Fun fact to know and tell: The first gold medal in Winter Olympics history was won by an American. Speed skater Jewtraw took the 500-meter event on January 26, 1924 with a time of 44.0 seconds. Alas, it was the only U.S. gold at those Games. Jewtraw also finished 13th in the 5000m and eighth in the 1500m.
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U.S. Women's Hockey Team
The U.S. men's team disgraced itself by busting up a dorm in the Olympic Village after failing to medal, but the women's squad delivered some honor and redemption by winning America's first gold in hockey since the 1980 Miracle On Ice. Led by forward Cammi Granato, defender Angela Ruggiero, and goaltender Sarah Tueting, the U.S. rolled to gold while outscoring foes by a combined 36-8 and beating archrival Canada twice in four days as women's hockey made its Olympic debut.
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A Lake Placid native and patriarch of a family that produced three generations of Olympians, Shea became the first athlete to win two gold medals in one Winter Games (500m and 1,500m speed skating). His win in the 1,500 was controversial in that European and Scandinavian countries objected to the North American "pack style" format used in these Games, and the second 1,500 heat was stopped by officials who accused the skaters of loafing and ordered a restart. Shea and teammate Irving Jaffee ended up winning all four speed skating golds.
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Button revolutionized his sport while becoming the first American figure skater to win gold. Dazzling fans and judges, he fearlessly introduced the double axel to Olympic competition only two days after successfully completing one for the first time. Button later won a second gold in 1952 at the Oslo Games, this time introducing the triple loop. Out of the 18 total judges at those two Games, only one did not award him a first-place vote.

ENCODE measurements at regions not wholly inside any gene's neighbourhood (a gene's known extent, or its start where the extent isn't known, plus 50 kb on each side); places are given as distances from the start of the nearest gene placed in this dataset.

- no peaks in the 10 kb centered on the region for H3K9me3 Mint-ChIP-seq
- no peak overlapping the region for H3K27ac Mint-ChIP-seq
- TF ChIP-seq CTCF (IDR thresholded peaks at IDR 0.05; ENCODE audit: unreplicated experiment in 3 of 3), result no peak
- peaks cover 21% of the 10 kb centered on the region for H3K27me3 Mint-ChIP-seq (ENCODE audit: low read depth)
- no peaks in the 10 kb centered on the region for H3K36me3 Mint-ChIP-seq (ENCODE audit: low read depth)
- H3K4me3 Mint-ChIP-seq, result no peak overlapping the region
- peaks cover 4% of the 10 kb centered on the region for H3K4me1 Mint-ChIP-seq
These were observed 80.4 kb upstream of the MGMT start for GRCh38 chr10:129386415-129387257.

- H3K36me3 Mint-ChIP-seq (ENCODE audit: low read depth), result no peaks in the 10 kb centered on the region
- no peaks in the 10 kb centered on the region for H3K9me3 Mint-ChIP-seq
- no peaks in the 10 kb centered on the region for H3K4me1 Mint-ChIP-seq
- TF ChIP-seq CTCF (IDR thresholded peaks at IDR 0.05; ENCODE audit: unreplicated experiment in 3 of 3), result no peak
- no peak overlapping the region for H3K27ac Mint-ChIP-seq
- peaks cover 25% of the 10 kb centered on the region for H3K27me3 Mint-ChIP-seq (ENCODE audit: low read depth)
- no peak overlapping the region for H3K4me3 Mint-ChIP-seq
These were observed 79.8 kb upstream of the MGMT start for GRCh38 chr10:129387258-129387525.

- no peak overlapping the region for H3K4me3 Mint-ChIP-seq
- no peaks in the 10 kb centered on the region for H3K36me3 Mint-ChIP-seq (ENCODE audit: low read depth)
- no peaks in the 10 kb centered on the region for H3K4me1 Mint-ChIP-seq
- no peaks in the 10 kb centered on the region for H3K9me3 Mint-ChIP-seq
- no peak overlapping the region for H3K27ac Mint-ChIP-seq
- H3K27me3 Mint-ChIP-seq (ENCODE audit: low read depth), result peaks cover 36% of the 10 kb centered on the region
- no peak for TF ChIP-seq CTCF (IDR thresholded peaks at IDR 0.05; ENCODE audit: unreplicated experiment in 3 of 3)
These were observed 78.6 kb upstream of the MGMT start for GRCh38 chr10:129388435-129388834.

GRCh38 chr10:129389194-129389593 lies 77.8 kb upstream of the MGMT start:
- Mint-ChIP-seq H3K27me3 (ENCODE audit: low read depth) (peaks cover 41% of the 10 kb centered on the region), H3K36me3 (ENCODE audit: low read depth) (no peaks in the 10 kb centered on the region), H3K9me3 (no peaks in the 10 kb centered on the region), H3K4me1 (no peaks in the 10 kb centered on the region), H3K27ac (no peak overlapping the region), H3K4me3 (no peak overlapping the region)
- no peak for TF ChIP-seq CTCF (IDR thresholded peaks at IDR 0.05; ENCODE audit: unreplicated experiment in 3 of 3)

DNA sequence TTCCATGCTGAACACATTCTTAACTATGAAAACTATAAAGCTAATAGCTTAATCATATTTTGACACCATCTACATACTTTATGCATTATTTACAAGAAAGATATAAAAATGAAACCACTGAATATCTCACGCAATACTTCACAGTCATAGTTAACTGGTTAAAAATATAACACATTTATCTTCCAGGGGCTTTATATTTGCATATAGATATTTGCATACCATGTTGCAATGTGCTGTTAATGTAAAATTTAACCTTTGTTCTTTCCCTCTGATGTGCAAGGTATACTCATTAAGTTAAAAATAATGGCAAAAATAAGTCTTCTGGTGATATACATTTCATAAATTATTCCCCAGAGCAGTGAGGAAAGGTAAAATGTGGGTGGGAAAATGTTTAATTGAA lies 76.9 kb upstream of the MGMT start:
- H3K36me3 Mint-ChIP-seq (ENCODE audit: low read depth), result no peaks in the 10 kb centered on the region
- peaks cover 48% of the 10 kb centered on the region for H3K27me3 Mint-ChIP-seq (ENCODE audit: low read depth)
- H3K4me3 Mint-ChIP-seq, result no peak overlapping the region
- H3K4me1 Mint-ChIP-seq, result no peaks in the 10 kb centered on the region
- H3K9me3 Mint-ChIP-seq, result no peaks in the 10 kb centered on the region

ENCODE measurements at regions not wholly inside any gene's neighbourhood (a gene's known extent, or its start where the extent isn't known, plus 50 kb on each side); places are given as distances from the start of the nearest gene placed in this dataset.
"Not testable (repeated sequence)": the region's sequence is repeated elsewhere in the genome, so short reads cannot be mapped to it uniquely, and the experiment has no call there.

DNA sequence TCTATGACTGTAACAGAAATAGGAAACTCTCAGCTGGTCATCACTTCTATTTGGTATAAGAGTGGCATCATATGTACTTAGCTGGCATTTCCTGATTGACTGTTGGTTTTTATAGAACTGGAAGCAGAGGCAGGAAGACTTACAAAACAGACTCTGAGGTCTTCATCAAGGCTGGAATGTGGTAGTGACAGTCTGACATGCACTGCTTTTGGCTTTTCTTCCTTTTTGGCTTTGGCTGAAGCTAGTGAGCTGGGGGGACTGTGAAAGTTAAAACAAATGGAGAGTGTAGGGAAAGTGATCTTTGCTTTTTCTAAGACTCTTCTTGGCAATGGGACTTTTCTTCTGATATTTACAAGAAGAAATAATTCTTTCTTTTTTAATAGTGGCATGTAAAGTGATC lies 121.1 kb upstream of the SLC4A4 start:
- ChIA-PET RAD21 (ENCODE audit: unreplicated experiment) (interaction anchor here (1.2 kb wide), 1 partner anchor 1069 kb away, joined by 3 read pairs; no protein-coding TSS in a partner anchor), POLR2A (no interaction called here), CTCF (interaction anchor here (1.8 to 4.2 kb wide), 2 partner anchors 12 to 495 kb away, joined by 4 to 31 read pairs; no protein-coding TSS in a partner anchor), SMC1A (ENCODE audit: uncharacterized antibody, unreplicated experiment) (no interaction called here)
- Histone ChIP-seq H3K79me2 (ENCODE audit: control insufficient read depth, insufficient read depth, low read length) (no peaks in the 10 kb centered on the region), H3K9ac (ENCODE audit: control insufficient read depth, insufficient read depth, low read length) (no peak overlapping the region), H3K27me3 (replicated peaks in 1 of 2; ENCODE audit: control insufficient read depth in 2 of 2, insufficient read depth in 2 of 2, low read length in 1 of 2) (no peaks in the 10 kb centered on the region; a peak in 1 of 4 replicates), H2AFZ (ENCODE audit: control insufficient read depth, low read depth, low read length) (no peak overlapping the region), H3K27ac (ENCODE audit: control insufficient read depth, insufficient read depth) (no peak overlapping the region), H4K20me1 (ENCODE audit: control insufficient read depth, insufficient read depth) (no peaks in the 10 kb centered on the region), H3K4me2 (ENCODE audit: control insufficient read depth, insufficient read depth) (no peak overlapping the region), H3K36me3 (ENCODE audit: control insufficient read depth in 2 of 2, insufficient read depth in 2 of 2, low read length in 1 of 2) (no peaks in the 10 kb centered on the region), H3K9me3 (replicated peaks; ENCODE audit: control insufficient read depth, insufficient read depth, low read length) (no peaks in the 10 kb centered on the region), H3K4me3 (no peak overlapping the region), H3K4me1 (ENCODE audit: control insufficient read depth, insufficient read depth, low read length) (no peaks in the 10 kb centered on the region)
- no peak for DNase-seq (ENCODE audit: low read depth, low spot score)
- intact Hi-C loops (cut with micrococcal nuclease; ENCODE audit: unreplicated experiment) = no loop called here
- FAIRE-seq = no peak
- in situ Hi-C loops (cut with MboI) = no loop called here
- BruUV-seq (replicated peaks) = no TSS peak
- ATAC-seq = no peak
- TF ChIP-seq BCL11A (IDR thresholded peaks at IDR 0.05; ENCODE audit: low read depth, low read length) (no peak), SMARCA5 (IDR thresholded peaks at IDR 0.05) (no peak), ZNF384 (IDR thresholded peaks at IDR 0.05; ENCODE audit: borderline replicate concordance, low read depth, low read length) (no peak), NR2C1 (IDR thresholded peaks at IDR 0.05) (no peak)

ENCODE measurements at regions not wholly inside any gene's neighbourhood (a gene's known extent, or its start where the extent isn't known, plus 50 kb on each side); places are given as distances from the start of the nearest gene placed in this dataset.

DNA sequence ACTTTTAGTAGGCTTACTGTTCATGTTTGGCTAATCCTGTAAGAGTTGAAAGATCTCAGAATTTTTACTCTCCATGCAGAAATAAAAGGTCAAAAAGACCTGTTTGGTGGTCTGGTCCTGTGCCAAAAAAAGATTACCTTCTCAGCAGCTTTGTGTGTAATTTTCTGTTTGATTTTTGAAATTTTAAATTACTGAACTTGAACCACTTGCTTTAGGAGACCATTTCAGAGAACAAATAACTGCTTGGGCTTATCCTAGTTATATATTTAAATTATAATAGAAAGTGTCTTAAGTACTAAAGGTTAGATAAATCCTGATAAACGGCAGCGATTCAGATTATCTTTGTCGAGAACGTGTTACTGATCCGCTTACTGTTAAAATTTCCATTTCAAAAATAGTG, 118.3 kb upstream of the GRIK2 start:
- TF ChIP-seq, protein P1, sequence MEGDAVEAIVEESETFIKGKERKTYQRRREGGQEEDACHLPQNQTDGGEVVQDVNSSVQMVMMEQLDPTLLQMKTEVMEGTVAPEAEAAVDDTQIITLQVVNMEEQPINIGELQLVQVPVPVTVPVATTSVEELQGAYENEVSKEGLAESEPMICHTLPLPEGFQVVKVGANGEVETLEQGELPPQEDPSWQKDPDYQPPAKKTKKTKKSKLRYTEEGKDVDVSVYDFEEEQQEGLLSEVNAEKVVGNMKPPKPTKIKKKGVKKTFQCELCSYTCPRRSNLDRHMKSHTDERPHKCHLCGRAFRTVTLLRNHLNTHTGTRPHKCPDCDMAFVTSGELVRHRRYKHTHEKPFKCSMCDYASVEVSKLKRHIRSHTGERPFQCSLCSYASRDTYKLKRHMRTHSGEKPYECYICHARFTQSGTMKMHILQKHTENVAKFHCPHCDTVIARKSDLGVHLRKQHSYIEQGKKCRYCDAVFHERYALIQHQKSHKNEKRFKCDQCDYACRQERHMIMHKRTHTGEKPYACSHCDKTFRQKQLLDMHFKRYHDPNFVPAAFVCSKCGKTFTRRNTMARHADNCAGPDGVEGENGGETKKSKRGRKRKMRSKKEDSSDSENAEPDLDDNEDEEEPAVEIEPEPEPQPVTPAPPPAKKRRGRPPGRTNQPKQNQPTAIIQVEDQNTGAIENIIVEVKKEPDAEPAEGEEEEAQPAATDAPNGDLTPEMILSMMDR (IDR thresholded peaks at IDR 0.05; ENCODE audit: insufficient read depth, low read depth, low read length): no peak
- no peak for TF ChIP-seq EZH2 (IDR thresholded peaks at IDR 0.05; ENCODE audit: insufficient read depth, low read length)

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Fully recovered from a career-threatening fall at the 1979 World Championships, Mahre -- the 1980 Olympic slalom silver medalist and World Cup overall champ in 1981, '82 and '83 -- took advantage of a gaffe by his twin brother Steve to win the slalom gold in Sarajevo. (Steve ended up with the silver.) Brash American long-shot Bill Johnson won gold in the downhill after telling the world that was exactly what he was going to do.
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Skating to Tchaikovsky, the graceful 19-year-old enchanted the crowd and a worldwide TV audience viewing the Games in color for the first time. Handily averting America's first gold-medal shutout in Winter Olympics history, the five-time U.S. and two-time world champion won by 88.2 points and became an enduring star who had a huge impact on the popularity of her sport.
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The Battle of the Brians -- Boitano vs. friend and rival Brian Orser of Canada -- produced the greatest figure skating exhibition in Olympic history. With Orser leading after the short program, Boitano skated the performance of his life, becoming the first American skater to land a triple axel. Orser was equally impressive, but his two-footed landing off a triple flip jump and downgrade from a triple axel to a double gave the judges reason to narrowly award the gold to Boitano on technical merit.
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The unprecedented third member of an American family to appear in a Winter Olympics (his father, Jim Sr., competed in Nordic Combined at Innsbruck in 1964), Jimmy Shea became the first U.S. athlete to win gold in men's skeleton. His victory was especially poignant when he held aloft a photo of his grandfather, Jack, the 1932 speed skating gold medalist who had died two weeks earlier.